No Guts No Glory
Svetlana Zakharova and Dmitry Semionov of the Kirov/Mariinsky Ballet in the Le Corsaire pas de deux. St. Petersburg, 2002. Photo by Marc Haegeman. (Photo credit: Wikipedia)
And so the saying goes….but it is apropos for any kind of training, especially dance.
A student may have fears, about trying a new step, about putting on pointe shoes for the first time, about getting injured, about performing for thousands of people, about introducing themselves to a director. All are legitimate causes for worry in one with little experience in these matters. Experience is the greatest teacher and as one gets older, and has the chance to go through some of these trials, they become easier with each difficulty conquered. Self esteem is a buzz word with teachers and parents alike, but there is a real process for the development of a true value of self. When one is unable to accomplish something, or feels daunted by the prospect of even attempting a set goal, going through the process of perseverance and struggle, to the point where achievement is realized, creates a real and lasting development of character.
As those responsible for the development of our students/children; directors, teachers and parents must put them into situations which will foster and encourage growth, and indeed lay challenges for them to achieve. We must also prepare them for the inevitable failures and associated disappointment that occur along the way. After all, how can one develop a real sense of achievement if one is successful on every first attempt. This process requires team work from all involved, demanding communication and an acceptance of our roles in the development of pupils.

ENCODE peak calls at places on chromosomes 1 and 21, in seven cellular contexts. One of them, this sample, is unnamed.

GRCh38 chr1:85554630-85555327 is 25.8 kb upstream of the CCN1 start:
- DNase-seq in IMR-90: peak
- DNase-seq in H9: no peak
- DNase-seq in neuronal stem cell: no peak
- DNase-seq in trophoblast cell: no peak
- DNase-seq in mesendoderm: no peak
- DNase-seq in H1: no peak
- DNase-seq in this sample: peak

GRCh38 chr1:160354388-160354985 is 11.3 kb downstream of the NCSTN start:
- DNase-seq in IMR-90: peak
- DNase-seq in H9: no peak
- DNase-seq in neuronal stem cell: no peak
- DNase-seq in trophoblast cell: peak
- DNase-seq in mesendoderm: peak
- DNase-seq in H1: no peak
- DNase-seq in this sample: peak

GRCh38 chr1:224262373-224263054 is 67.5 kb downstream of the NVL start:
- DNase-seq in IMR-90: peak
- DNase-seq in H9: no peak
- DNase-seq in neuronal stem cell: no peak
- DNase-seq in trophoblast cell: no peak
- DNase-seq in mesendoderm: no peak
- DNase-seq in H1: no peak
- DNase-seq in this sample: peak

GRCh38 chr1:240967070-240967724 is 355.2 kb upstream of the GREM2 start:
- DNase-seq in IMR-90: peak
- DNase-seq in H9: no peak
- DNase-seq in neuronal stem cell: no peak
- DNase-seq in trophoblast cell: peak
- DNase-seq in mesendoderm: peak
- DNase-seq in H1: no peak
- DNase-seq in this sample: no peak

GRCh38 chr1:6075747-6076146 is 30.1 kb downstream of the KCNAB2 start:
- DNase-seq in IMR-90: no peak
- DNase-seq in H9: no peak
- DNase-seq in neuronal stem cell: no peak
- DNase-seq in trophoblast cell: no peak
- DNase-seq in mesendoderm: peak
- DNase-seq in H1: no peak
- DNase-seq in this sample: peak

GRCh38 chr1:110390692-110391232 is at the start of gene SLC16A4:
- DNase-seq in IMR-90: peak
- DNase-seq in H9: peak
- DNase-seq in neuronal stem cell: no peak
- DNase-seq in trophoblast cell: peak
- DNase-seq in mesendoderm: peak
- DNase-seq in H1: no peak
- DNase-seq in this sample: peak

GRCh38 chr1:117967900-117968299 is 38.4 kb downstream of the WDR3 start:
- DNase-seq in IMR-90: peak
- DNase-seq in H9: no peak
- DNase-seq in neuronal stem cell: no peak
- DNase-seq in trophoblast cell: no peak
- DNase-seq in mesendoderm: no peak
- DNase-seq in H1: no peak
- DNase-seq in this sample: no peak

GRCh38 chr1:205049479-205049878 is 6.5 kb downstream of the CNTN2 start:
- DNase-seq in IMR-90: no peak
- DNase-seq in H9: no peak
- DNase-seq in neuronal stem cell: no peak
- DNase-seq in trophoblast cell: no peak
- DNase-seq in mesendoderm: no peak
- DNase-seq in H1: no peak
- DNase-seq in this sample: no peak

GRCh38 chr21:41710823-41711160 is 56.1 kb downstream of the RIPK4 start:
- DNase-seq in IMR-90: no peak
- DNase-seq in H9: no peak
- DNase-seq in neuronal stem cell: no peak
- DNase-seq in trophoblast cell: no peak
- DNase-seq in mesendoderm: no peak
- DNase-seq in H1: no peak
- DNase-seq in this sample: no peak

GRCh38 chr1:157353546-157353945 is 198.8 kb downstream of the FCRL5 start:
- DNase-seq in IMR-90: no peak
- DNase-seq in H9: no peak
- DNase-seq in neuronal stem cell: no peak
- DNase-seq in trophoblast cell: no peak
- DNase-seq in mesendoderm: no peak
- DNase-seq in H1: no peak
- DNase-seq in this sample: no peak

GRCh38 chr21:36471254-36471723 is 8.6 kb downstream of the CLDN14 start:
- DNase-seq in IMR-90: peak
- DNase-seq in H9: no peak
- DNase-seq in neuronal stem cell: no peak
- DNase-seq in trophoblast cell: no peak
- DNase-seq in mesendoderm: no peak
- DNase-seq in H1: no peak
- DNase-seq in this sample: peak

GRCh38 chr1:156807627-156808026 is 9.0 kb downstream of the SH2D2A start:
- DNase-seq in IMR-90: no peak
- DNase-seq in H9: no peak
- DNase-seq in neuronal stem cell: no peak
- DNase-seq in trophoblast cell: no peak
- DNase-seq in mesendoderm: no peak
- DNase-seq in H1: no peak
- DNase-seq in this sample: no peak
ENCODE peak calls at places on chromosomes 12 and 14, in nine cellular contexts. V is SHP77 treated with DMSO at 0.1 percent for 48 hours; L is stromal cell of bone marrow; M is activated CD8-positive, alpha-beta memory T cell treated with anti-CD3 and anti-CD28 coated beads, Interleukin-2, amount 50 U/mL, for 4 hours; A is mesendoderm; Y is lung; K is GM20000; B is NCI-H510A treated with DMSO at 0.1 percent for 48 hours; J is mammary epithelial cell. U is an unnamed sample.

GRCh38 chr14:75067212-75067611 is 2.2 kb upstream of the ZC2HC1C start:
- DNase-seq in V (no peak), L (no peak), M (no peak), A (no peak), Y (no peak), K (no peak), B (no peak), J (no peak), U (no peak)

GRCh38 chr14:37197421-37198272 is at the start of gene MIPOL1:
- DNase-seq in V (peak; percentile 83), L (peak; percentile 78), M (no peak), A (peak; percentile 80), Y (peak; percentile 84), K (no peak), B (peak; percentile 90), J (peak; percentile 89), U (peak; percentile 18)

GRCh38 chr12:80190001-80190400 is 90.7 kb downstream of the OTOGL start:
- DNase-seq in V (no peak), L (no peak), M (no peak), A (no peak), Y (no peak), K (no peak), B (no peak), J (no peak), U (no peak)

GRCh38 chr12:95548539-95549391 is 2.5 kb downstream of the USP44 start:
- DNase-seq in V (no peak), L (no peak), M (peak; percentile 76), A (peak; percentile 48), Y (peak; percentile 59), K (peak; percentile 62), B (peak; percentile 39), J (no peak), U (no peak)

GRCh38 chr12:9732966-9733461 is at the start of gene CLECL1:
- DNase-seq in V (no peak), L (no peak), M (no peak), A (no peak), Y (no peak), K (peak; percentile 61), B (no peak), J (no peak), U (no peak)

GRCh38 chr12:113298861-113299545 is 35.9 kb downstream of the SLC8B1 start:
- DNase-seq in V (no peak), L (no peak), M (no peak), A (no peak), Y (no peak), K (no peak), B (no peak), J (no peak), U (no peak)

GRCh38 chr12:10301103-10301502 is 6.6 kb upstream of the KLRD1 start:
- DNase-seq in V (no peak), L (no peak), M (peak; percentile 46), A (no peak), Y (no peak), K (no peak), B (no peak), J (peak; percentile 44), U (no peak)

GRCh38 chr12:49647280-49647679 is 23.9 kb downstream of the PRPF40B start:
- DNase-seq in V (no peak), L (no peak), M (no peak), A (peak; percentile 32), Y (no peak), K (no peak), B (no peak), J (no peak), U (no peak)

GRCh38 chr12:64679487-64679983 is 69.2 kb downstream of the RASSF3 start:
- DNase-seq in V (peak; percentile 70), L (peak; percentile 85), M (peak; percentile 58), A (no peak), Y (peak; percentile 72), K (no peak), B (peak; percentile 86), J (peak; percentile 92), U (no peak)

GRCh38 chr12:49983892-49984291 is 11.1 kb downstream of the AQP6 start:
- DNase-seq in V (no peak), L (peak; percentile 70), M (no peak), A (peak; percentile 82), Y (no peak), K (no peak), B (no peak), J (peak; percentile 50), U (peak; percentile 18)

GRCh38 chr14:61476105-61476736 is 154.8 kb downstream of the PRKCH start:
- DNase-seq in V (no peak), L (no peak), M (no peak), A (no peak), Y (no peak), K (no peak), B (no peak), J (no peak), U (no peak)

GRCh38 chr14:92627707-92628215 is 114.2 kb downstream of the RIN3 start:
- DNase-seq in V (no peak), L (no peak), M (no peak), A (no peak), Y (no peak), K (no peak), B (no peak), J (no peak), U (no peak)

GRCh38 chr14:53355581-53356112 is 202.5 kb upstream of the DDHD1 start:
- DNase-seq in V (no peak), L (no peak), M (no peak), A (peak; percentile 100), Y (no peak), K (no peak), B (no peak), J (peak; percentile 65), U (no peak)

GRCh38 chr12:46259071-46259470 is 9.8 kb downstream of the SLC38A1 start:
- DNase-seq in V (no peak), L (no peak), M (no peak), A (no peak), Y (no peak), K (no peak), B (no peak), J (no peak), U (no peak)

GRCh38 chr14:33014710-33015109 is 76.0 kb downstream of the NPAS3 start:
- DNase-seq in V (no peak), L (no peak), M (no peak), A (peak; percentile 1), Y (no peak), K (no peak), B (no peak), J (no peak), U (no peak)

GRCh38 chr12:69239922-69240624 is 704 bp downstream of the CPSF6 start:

The role of the director is that of the strategic advisor, having a long-term view, and wide-scope of vision. This is usually based on decades of experience, knowledge and training in addition to the wide range of contacts and networks a person of many years develops over time in any industry. Usually the director of a program or company has not only the individual development of each dancer/pupil to think of, but also of the organization and its goals as a whole. Directors are able to see from the 10,000 foot perspective where the student is in their training and accomplishment, and what needs to happen in a series of events, be it through level advancement (or perhaps not), performance casting, or even participation in competition, for the highest good and long term benefit of the student.
The role of the teacher is the mentor, who is responsible for the daily training activities and progress of the student as they go through the syllabus and advance through the levels. The teacher is the one who has the responsibility for implementing whatever measures are necessary to ensure the path laid before the student by the director. This includes daily training classes, rehearsals for specific roles and performances. In addition, the teacher may advise the student on other areas outside of the studio that relate to the lifestyle of dedication they have chosen: advice on nutrition, how to deal with friends and family (who often do not understand the commitment needed for training in professional level dance) and supplementary activities (chiropractic, massage, physical therapy, yoga etc.). The teacher also may encourage students to seek out other forms of artistic education through music, paintings, sculpture, as well as to explore their own views and opinions of philosophy and relevant issues of the day. In order to produce a well-rounded artist, the student must have well thought out and formed opinions about themselves and their place in the world, and then assume the natural role of an artist as an observer. They may then accurately reflect their interpretation of the world back to itself.